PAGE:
Jun 27, 2019 / 13:06

Cumbersome procedures lead to low ODA disbursement rate in Vietnam

The Hanoitimes - The disbursement rate in the first six months of 2019 is only 2.7% of the investment plan for 2019.

Complicated and time-consuming procedures in implementing projects have led to low disbursement rate of the official development assistance (ODA) in Vietnam, according to Eric Sidgwick, ADB country director for Vietnam. 
Overview of the conference. Source: VGP.
Overview of the conference. Source: VGP.
Vietnam’s average disbursement rate is less than half of the previous periods and slower than other countries that receive ODA from ADB, said Sidgwick in a conference discussing measures to boost ODA disbursement rate in Vietnam on June 26. 

Experts at the conference shared the view that a request for fund adjustment in a project would require the approval of multiple government agencies. For some cases, the procedure even took longer than the disbursement period, causing the projects’ validity to be extended along with other complicated legal requirements. 

At the conference, Minister of Finance Dinh Tien Dung informed the ODA disbursement rate since 2016 to date has not reached the plan, adding the disbursement rate in the first six months of 2019 is just 2.7% of the investment plan for 2019. 

Following the mid-term public investment plan for the 2016 – 2020 period, the ODA was set at VND360 trillion (US$15.44 billion). By the end of 2019, VND244.3 trillion (US$10.48 billion) would be allocated to the state budget’s estimate, equivalent to 67.9% of the total, Dung informed. 

The accumulative disbursed amount from 2016 to May 2019 stood at VND133.04 trillion (US$5.7 billion), equivalent to 54.5% of the allocated amount and 36.96% of the mid-term plan for the 2016-2020 period.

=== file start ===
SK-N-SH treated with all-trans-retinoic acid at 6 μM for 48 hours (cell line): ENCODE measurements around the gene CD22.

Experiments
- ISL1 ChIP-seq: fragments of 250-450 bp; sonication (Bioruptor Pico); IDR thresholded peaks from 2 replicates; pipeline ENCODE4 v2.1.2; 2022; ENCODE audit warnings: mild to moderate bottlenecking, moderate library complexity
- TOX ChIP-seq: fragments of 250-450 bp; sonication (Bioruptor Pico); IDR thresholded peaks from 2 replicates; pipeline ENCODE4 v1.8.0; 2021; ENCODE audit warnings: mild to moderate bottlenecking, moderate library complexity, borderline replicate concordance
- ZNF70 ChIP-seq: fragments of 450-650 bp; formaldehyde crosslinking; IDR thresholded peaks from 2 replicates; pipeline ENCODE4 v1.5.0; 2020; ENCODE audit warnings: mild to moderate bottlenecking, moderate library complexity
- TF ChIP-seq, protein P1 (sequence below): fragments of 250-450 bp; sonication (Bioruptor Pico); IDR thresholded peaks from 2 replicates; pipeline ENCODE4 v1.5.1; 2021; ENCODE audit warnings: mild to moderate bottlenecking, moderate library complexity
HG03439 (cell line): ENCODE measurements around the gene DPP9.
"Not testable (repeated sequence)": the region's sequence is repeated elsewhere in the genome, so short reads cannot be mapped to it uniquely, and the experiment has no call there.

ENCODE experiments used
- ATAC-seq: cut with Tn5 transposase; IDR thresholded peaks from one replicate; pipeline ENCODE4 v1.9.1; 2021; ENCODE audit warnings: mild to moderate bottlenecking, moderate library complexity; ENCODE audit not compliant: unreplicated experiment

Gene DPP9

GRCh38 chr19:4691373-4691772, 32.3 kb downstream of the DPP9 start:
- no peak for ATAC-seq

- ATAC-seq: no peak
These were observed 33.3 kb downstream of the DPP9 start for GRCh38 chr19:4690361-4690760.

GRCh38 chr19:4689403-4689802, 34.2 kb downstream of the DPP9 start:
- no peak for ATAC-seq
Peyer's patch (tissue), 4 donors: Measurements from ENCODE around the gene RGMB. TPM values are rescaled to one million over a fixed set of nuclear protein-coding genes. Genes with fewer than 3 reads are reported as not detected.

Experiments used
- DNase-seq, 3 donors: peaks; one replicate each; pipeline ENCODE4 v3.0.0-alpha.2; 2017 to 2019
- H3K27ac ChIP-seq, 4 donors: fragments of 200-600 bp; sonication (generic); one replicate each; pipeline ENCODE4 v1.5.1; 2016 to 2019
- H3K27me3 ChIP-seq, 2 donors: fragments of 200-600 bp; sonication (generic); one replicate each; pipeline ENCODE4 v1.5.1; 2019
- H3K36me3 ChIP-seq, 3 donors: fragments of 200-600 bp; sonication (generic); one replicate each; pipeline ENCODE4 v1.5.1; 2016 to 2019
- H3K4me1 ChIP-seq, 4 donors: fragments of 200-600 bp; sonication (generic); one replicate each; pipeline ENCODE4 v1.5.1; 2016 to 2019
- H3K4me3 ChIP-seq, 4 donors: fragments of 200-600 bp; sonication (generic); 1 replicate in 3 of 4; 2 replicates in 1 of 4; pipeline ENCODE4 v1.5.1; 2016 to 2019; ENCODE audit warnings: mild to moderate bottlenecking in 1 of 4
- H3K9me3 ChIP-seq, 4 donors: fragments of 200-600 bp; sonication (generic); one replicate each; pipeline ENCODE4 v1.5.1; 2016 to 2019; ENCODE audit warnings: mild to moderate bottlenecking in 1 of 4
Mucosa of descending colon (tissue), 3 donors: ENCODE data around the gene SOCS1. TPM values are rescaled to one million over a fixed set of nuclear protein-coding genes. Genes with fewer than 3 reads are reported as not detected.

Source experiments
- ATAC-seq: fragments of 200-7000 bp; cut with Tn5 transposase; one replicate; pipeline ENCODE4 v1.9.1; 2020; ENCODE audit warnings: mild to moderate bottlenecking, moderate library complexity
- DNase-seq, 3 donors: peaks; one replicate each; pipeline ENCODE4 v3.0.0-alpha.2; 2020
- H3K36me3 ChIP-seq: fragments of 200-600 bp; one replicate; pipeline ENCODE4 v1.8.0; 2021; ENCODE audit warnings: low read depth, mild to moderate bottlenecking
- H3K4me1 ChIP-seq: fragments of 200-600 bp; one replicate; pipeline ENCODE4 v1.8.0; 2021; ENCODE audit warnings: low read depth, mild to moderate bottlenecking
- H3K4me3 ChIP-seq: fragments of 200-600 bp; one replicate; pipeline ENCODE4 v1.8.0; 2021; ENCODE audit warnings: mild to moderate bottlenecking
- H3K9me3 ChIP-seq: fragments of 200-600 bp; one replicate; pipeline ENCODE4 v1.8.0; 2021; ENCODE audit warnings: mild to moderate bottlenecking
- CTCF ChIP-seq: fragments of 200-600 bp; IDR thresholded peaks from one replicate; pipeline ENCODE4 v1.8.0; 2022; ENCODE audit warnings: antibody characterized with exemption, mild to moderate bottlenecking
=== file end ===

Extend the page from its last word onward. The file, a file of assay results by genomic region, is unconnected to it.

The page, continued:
As of May, the remaining amount pending disbursement reached VND226.95 trillion (US$9.73 billion). 

Truong Hung Long, director of the Department of Debt Management and External Finance under the Ministry of Finance (MoF), said part of the reason for slow disbursement progress was the delay in making public investment plan of 2019, while the Ministry of Planning and Investment (MPI) has only allocated 48% of the total fund to provinces and cities.

The insufficiency of fund allocation and slow implementation of projects have been the main concern for project owners and donors, Long added. 

For projects financed by six major development banks, over 60 projects have not been allocated with sufficient funding for 2019 and faced a shortage of VND34 trillion (US$1.45 billion). 

These ODA providers include the World Bank (WB), Asian Development Bank (ADB), Japan International Cooperation Agency (JICA), Export-Import Bank of Korea (KEXIM), French Development Agency (AFD) and German Development Bank (KfW).

On the contrary, a number of projects in spite of having sufficient funds  still suffered delay in implementation, indicating a lack of preparation, especially during the process of technical design, site clearance and resettlement. 

Minister of Finance Dung expected a joint effort to resolve the issue of low disbursement rate. 

Meanwhile, Vice Minister of Finance Tran Xuan Ha said it is necessary to revise the legal framework. As the new Public Investment Law will come into effect, Ha said a new regulation on ODA management with simplified process is essential. 

Low disbursement rate could lead to additional costs and higher commitment fees for the government, which are charged by a lender to a borrower for an unused credit line or undisbursed loan. 

More importantly, there could be potential contract dispute between project owners and contractors, affecting Vietnam’s credibility.